HOW DO FOREIGN INVESTORS VIEW SA?
South Africa has managed to stand its ground in a number of key global indices measuring competitiveness, investment prospects, and even corruption despite more than a year of political turbulence which culminated in the axing of former finance minister Pravin Gordhan.
This could be due in part to the fact that foreign investors generally take a more sanguine view of the country’s challenges than their South African counterparts, who are often notoriously more negative about the future.
Or it could reflect the fact that most of these measures of SA’s business environment and prospects lag reality and do not yet take into account the two credit rating downgrades that followed President Jacob Zuma’s shock Cabinet reshuffle at the end of March.
Eyebrows were raised at the end of April when AT Kearney announced that the country had made it back into the business consultancy’s Foreign Direct Investment (FDI) confidence index after a two-year absence, although it ranked 25 out of 25 countries, compared with a ranking of 13th in 2014.
SA’s re-entry to the index was spurred by a surge of direct investment into the country last year – according to figures from the Reserve Bank’s latest quarterly bulletin, it jumped to R33.5bn, up from R22bn in 2015.
But the survey of global business executives was carried out in January and would therefore not have taken into account the negative consequences of Zuma’s reshuffle or the events which followed.
It would also not have taken cognisance of controversial remarks by economist and academic Chris Malikane, an adviser to finance minister Malusi Gigaba.
Malikane sparked an outcry by saying that the Constitution should be amended to allow nationalisation and expropriation of land without compensation, and that an armed struggle might be necessary to fully transform the economy.
Gigaba quickly moved to distance himself from those remarks, saying that the economic policies which have won SA credibility in global financial markets in the past two decades would not change. But South Africans are not convinced.
In his State of the Nation Address in early February, Zuma revived the call for “radical economic transformation”, which he said was the answer to poverty, inequality, and the lack of inclusivity in SA’s economy.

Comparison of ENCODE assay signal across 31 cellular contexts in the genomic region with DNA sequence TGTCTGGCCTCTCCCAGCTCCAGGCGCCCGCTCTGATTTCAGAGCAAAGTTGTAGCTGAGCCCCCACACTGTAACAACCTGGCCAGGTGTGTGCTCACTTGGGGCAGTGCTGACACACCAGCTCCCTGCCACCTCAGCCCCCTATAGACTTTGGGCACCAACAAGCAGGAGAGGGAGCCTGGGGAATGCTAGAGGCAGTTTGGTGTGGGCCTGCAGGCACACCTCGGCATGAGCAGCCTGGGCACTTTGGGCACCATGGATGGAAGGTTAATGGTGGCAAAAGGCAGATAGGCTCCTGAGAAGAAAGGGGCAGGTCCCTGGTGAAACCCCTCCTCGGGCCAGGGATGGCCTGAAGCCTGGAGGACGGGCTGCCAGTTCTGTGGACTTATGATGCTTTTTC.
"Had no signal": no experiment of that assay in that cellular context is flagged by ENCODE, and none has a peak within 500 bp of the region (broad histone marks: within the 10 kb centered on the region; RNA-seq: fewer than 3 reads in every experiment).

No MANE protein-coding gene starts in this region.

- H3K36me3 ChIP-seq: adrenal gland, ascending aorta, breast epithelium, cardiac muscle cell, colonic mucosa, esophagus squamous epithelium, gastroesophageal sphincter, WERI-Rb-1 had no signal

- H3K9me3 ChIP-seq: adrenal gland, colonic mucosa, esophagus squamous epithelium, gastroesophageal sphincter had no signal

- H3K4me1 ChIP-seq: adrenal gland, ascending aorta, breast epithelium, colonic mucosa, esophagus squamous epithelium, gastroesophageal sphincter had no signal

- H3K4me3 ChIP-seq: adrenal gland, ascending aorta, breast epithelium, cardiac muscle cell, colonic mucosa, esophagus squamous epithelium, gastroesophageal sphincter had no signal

Three months later it is still unclear what the president meant, although the slogan has been regularly bandied about in the upper echelons of the country’s political circles.
Nonetheless, SA also ranked second in the 2017 Africa Attractiveness Index released by global consultancy firm EY last week. FDI projects in the country rose by almost 7% last year, taking more than a fifth of the continent’s total, it pointed out.
And the country came fourth in the Africa Investment Index released last month by Quantum Global Research Lab, the independent research arm of Quantum Global, an international group of companies involved in private equity investments and management.
To top it all off, Transparency International said in January that the country’s score in its Corruption Perceptions Index improved from 44
to 45, although its rank in relation to all 176 countries included dipped three points to 64 – a respectable level.
Local Transparency International chapter Corruption Watch executive
director David Lewis cautioned that with a score of less than 50, SA was still among countries with a serious corruption problem.
“Had the survey not been conducted before several serious corruption episodes came to the attention of the public, for example the shocking State of Capture report, our position may well have deteriorated significantly,” he said.
Investec Asset Management fund manager Rhynhardt Roodt said that SA had to be viewed in the context of other emerging markets to gauge its attractiveness to international investors.
“Offshore investors look more favourably on SA than domestic investors. We tend to think our news is worse than they do – other emerging markets have issues and warts too,” he said.
But there are bad omens on the horizon. The Institute for International Finance reports that FDI flows into SA amounted to $1.7bn in the first quarter of 2017 – less than half the $3.6bn received in the same period of 2016.
The Institute for International Finance reports that FDI flows into SA amounted to $1.7bn in the first quarter of 2017 – less than half the $3.6bn received in the same period of 2016.
Chris Malikane Economist and adviser to the finance minister